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Skill Polarization in Local Labour Markets under Share-Altering Technical Change

  • Alberto Dalmazzo

    ()

  • Antonio Accetturo
  • Guido de Blasio

    ()

This paper considers the “share-altering†technical change hypothesis in a spatial general equilibrium model where individuals have different levels of skills. Building on a simple Cobb-Douglas production function, our model shows that the implementation of skill-biased technologies requires a sufficient proportion of highly educated individuals. Moreover, when technical progress is such to disproportionately replace middle-skill jobs, the local distribution of skill will exhibit “fat-tailsâ€, where the proportion of both highly skilled and low-skilled workers increases. These predictions are consistent with recent existing evidence.

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File URL: http://www-sre.wu.ac.at/ersa/ersaconfs/ersa12/e120821aFinal00290.pdf
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Paper provided by European Regional Science Association in its series ERSA conference papers with number ersa12p288.

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Date of creation: Oct 2012
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Handle: RePEc:wiw:wiwrsa:ersa12p288
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  1. Acemoglu, D., 1997. "Why Do New Technologies Complement Skills? Directed Technical Change and Wage Inequality," Working papers 97-14, Massachusetts Institute of Technology (MIT), Department of Economics.
  2. Autor, David & Dorn, David, 2009. "This Job Is 'Getting Old:' Measuring Changes in Job Opportunities Using Occupational Age Structure," IZA Discussion Papers 3970, Institute for the Study of Labor (IZA).
  3. Guy Michaels & Ashwini Natraj & John Van Reenen, 2010. "Has ICT Polarized Skill Demand? Evidence from Eleven Countries over 25 Years," CEP Discussion Papers dp0987, Centre for Economic Performance, LSE.
  4. Maarten Goos & Alan Manning, 2007. "Lousy and Lovely Jobs: The Rising Polarization of Work in Britain," The Review of Economics and Statistics, MIT Press, vol. 89(1), pages 118-133, February.
  5. Edward L. Glaeser & Joshua D. Gottlieb, 2008. "The Economics of Place-Making Policies," NBER Working Papers 14373, National Bureau of Economic Research, Inc.
  6. David Autor & Frank Levy & Richard Murnane, 2003. "The skill content of recent technological change: an empirical exploration," Proceedings, Federal Reserve Bank of San Francisco, issue Nov.
  7. Jan Eeckhout & Roberto Pinheiro & Kurt Schmidheiny, 2014. "Spatial Sorting," Journal of Political Economy, University of Chicago Press, vol. 122(3), pages 554 - 620.
  8. Daron Acemoglu, 2002. "Directed Technical Change," Review of Economic Studies, Oxford University Press, vol. 69(4), pages 781-809.
  9. Gerald Carlino, 2009. "Beautiful city," Business Review, Federal Reserve Bank of Philadelphia, issue Q3, pages 10-17.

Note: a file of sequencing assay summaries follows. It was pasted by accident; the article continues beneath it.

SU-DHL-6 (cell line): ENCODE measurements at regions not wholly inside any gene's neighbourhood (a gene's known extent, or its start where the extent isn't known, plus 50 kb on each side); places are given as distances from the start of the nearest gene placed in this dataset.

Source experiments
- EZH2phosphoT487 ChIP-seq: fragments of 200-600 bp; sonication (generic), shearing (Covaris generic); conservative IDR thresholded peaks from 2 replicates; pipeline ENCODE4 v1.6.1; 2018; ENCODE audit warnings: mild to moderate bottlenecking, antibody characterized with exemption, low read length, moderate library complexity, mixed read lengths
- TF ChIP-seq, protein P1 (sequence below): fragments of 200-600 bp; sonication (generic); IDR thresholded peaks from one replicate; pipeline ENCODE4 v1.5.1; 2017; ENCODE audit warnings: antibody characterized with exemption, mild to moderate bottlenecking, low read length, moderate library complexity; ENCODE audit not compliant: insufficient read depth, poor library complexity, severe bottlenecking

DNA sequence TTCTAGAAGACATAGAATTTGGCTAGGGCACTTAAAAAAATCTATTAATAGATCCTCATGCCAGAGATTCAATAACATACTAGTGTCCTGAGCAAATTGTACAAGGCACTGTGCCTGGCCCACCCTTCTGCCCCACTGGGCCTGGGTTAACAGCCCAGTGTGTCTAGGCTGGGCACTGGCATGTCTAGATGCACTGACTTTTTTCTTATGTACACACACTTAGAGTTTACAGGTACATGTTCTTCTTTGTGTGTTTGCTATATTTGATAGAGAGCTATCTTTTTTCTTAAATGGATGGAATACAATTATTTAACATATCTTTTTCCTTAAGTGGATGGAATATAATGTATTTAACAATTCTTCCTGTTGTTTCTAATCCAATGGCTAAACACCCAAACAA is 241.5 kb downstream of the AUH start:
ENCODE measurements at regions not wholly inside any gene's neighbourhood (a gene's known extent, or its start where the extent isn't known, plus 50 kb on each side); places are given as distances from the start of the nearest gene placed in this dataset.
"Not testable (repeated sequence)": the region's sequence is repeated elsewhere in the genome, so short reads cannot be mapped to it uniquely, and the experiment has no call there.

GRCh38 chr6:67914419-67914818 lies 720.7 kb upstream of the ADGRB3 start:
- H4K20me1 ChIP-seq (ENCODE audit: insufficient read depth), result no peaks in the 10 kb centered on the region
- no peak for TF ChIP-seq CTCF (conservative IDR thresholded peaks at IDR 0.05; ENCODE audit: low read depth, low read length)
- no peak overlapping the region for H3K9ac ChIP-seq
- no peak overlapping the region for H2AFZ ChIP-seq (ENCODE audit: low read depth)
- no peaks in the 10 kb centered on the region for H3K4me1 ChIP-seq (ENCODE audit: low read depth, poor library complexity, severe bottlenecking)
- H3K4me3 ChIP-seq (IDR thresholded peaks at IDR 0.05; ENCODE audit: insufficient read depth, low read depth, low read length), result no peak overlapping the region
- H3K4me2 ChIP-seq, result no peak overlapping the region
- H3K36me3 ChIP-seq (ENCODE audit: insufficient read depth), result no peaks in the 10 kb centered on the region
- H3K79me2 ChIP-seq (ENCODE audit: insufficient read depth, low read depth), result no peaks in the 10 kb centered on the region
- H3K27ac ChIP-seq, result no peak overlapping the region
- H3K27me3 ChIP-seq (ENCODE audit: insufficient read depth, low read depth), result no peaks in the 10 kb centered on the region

10. Van Reenen, John, 2011. "Wage inequality, technology and trade: 21st century evidence," Labour Economics, Elsevier, vol. 18(6), pages 730-741.
  11. Daron Acemoglu, 2003. "Labor- And Capital-Augmenting Technical Change," Journal of the European Economic Association, MIT Press, vol. 1(1), pages 1-37, 03.
  12. Christopher R. Berry & Edward L. Glaeser, 2005. "The Divergence of Human Capital Levels Across Cities," NBER Working Papers 11617, National Bureau of Economic Research, Inc.
  13. Hernando Zuleta, 2008. "Factor Saving Innovations and Factor Income Shares," Review of Economic Dynamics, Elsevier for the Society for Economic Dynamics, vol. 11(4), pages 836-851, October.
  14. Christopher R. Berry & Edward L. Glaeser, 2005. "The divergence of human capital levels across cities," Papers in Regional Science, Wiley Blackwell, vol. 84(3), pages 407-444, 08.
  15. Eeckhout, Jan & Pinheiro, Roberto & Schmidheiny, Kurt, 2010. "Spatial Sorting: Why New York, Los Angeles and Detroit attract the greatest minds as well as the unskilled," CEPR Discussion Papers 8151, C.E.P.R. Discussion Papers.
  16. Glaeser, Edward L., 2008. "Cities, Agglomeration, and Spatial Equilibrium," OUP Catalogue, Oxford University Press, number 9780199290444, March.
  17. Jeffrey Lin, 2011. "Technological Adaptation, Cities, and New Work," The Review of Economics and Statistics, MIT Press, vol. 93(2), pages 554-574, May.
  18. David H. Autor & Lawrence F. Katz & Melissa S. Kearney, 2008. "Trends in U.S. Wage Inequality: Revising the Revisionists," The Review of Economics and Statistics, MIT Press, vol. 90(2), pages 300-323, May.
  19. Christopher R. Berry & Edward L. Glaeser, 2005. "The Divergence of Human Capital Levels across Cities," Harvard Institute of Economic Research Working Papers 2091, Harvard - Institute of Economic Research.
  20. Roback, Jennifer, 1988. "Wages, Rents, and Amenities: Differences among Workers and Regions," Economic Inquiry, Western Economic Association International, vol. 26(1), pages 23-41, January.
  21. Roback, Jennifer, 1982. "Wages, Rents, and the Quality of Life," Journal of Political Economy, University of Chicago Press, vol. 90(6), pages 1257-78, December.
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